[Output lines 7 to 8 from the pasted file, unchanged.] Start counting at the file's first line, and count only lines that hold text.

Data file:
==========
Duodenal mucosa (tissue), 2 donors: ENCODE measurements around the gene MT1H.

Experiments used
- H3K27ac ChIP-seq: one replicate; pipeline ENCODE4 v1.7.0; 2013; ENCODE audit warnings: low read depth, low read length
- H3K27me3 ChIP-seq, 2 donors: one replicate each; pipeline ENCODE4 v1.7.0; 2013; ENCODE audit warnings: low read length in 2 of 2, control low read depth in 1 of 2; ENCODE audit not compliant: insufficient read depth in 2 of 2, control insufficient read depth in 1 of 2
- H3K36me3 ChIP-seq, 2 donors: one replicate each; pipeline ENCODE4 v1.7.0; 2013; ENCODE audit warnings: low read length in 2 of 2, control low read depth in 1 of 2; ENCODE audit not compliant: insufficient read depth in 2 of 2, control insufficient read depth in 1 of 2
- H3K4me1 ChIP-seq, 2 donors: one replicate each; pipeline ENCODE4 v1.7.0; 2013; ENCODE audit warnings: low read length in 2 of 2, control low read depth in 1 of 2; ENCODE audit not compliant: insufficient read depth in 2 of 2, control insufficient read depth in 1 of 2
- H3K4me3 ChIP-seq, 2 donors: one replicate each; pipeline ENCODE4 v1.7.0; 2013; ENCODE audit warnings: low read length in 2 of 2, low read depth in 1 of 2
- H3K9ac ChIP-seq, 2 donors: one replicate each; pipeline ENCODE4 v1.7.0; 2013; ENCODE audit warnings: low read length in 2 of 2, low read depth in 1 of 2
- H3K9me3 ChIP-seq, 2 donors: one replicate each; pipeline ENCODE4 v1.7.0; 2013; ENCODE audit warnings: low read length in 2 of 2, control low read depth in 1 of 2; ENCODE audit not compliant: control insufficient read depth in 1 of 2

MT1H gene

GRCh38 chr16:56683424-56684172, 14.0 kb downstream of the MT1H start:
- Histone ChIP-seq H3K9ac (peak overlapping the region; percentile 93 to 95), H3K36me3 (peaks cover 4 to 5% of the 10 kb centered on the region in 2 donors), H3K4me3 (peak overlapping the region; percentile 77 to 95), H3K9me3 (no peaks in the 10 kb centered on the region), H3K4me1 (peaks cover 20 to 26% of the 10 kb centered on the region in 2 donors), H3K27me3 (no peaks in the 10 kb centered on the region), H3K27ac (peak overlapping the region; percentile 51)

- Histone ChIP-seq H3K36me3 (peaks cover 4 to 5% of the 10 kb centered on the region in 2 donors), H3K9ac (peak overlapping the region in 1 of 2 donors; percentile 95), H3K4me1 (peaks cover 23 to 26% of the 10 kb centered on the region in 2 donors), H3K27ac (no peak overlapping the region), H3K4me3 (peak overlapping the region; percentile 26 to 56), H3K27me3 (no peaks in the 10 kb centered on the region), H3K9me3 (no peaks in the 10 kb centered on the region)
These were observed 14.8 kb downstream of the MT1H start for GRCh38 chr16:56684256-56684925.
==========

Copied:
- H3K4me3 ChIP-seq, 2 donors: one replicate each; pipeline ENCODE4 v1.7.0; 2013; ENCODE audit warnings: low read length in 2 of 2, low read depth in 1 of 2
- H3K9ac ChIP-seq, 2 donors: one replicate each; pipeline ENCODE4 v1.7.0; 2013; ENCODE audit warnings: low read length in 2 of 2, low read depth in 1 of 2